Tuesday, July 27, 2010

Marco Bellocchio-Vincere

I just saw Marco Bellocchio's recent film, Vincere, and I think it is the best movie to come out of Italy in memory. Or at least my memory. Not that he has a lot of competition.

It just became available on Netflix Instant Watch today, and has only strengthened my regard for ole Marco, a youthful septuagenarian who started making waves in the Sixties. And has never really stopped.

The ironic title means "winning" in Italian, and is a sort of Tom Stoppard-like view of Mussolini, in the sense that it is the tale of Mussolini and Fascism as seen through the little-known story of his lover and abandoned (alleged) first wife, Ida Dalser. In the film, Ida (played by Giovanna Mezzogiorno, as lovely as she is talented) not only secretly marries the Duce, but bears him a son, also called Benito. Both Ida and later her son are then persecuted, labelled as insane, and eventually die an untimely death in asylums.

Based on a true story, Bellocchio obviously espouses the truthfulness of Ida's claims- the young "illegitimate" Benito looks just like his dad. Not only that, but in an original twist, the director no longer shows the original actor playing Mussolini when he comes to power- replaced by footage of Mussolini himself. Except that the actor playing Mussolini reappears as Ida's son Benito as a young adult.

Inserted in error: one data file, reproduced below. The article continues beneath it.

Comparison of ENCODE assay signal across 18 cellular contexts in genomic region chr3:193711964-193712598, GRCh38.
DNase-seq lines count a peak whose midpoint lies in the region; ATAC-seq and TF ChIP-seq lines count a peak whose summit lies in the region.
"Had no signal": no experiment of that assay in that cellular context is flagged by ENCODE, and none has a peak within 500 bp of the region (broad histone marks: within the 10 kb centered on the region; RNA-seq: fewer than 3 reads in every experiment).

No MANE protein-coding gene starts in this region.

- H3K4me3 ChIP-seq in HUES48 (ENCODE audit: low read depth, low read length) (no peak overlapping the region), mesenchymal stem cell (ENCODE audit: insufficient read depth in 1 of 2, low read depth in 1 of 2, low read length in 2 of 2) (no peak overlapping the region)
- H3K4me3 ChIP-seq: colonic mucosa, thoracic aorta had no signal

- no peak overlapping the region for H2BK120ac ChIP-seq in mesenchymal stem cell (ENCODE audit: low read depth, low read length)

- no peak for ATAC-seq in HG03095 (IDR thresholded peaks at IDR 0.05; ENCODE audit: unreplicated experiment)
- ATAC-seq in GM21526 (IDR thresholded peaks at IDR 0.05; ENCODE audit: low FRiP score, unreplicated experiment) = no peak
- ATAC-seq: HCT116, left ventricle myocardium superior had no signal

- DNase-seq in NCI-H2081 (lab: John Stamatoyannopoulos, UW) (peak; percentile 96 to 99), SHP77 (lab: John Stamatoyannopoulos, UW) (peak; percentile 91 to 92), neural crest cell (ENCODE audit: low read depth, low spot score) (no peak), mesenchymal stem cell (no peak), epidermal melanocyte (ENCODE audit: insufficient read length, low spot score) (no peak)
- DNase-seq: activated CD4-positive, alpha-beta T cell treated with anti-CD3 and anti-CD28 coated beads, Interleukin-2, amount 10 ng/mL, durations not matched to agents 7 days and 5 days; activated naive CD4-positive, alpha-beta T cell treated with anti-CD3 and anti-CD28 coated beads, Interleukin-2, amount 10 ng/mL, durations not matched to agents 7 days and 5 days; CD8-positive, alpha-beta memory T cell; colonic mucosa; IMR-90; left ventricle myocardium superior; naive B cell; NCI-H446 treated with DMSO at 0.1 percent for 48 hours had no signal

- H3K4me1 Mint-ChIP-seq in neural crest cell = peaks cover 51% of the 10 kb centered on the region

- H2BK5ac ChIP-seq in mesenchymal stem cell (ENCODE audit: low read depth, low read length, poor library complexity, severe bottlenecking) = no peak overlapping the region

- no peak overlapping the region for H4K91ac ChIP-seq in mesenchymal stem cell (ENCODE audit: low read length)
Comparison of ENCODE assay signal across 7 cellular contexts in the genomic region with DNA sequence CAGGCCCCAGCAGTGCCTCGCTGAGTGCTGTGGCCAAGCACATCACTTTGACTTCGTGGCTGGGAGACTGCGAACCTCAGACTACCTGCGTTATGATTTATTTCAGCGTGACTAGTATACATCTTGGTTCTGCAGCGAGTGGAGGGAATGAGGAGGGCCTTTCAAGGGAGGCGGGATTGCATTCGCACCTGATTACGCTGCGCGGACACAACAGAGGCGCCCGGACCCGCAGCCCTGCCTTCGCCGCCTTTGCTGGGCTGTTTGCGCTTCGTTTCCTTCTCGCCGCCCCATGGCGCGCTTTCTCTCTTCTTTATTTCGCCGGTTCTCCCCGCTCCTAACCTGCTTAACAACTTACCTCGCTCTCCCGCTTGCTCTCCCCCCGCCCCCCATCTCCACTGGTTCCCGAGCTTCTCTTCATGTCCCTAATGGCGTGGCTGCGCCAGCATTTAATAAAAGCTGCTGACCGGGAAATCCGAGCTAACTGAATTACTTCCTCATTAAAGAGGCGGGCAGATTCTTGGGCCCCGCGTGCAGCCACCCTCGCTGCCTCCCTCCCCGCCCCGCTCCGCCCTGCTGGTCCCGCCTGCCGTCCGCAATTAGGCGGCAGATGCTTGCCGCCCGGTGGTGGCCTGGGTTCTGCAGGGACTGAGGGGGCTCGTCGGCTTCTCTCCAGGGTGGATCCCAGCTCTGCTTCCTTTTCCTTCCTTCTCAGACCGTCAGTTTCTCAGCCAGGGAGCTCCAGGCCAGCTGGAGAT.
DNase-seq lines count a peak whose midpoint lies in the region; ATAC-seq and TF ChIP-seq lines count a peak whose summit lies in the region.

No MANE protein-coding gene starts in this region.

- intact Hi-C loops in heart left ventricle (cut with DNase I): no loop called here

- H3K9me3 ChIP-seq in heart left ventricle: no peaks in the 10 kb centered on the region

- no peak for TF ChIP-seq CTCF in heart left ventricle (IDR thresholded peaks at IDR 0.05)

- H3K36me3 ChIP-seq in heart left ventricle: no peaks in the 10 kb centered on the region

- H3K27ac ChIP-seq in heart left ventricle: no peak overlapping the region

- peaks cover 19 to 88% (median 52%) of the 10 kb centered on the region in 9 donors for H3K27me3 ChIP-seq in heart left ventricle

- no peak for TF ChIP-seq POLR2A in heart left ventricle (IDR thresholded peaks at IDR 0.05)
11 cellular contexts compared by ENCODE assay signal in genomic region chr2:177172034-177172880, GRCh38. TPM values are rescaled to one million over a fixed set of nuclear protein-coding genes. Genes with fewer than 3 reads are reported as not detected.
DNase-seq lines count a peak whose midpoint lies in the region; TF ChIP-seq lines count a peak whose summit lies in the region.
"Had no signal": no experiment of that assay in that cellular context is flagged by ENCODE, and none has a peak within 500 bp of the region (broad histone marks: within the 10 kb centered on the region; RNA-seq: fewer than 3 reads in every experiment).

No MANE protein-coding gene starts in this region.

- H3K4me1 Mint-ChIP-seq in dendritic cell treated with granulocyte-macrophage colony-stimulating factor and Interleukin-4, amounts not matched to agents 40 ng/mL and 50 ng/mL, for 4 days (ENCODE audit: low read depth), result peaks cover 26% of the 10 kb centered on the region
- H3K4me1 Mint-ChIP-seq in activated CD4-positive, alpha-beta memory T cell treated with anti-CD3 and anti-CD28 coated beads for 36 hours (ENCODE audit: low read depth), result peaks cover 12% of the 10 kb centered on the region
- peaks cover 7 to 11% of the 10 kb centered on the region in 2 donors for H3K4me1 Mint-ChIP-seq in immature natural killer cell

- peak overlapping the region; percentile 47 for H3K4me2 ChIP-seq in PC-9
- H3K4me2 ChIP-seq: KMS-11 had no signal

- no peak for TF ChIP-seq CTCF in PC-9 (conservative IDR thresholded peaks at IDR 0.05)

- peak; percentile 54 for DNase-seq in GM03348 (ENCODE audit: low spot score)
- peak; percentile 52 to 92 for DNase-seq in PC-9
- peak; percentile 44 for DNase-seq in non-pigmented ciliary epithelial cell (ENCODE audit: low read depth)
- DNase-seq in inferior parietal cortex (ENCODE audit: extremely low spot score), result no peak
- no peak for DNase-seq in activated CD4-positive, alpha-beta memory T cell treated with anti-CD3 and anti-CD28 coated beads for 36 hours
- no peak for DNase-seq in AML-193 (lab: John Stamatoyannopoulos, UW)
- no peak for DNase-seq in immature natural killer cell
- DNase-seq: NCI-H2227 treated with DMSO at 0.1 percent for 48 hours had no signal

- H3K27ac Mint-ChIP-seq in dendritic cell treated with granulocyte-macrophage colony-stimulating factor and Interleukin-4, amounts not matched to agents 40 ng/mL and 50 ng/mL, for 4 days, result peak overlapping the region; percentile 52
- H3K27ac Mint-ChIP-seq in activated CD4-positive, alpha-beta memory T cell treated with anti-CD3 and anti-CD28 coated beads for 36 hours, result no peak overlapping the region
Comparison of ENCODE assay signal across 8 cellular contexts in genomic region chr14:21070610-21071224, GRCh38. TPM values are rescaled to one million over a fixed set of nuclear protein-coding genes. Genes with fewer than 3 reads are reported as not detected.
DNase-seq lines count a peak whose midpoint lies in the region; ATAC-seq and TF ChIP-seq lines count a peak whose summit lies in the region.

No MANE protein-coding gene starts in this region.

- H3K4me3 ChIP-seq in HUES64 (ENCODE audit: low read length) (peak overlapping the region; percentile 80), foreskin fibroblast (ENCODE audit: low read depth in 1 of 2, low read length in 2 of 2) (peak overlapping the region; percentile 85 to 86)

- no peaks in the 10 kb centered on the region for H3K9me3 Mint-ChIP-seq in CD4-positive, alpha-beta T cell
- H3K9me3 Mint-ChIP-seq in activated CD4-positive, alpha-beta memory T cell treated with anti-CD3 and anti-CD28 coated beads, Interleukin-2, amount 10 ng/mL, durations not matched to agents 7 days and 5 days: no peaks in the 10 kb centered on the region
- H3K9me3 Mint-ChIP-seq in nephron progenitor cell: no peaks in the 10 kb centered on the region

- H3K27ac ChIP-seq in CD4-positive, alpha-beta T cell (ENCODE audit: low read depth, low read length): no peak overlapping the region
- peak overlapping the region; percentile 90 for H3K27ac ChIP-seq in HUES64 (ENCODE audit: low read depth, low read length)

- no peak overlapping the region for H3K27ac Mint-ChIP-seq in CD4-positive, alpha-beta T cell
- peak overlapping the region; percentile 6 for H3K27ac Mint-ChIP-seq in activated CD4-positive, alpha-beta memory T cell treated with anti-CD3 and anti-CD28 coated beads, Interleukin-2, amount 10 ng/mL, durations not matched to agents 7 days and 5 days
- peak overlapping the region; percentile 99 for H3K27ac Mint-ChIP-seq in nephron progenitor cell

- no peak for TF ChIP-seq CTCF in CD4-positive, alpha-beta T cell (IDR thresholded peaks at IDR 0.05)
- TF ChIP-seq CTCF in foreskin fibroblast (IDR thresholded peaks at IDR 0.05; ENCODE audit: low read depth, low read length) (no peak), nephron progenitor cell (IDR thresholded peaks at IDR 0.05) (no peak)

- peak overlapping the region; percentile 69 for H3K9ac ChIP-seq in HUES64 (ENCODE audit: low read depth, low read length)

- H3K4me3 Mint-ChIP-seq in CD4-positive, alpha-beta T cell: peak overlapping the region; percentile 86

Bellocchio shows his roots in the Left of the Sixties and Seventies and one of its slogans: "the personal is political." The ruthless opportunism and disloyalty in the future dictator's personal affairs is reflected later in his political behavior. That Mussolini was indeed capable of such hypocrisy and heartlessness is shown by his record of later adulteries, including his death with his faithful mistress, Claretta Petacci. His wife Rachele escaped and survived. Shortly before the end, he did not hesitate to have his son-in-law Gian Galeazzo Ciano shot.

Thus, Bellocchio aims straight at so many enduring faults of Italian society. The tolerance of sexism and male adultery. The complicity and ambivalence of the Catholic Church. Extremism and political opportunism.

He even aims at himself, in a way. Throughout the film, the burgeoning role of the cinema is present as a counterpoint of reality (including Chaplin and The Kid!). If this work is primarily an examination of truth versus power, as I think it is, Bellocchio invites us to ponder on the insidious role of his own art as a possible ally to unreality and illusion.

Finally, something that I think has been neglected in the understanding of Nazifascism. That is, people's own responsibility in not identifying who is really deranged and dangerous- how could masses of people in Germany and Italy not have seen and heard that Hitler and Mussolini were crazy? This is brought out forcefully by the masterful caricature of the actor Filippo Timi as the now-adult alleged son Benito imitating the bizarre speeches of his alleged father Benito.

Check it out. While you're at it, have your own little Bellocchio Festival with his old movies- you'll learn a lot about Italy. Maybe more than you want to know.

(Inset, director Marco Bellocchio)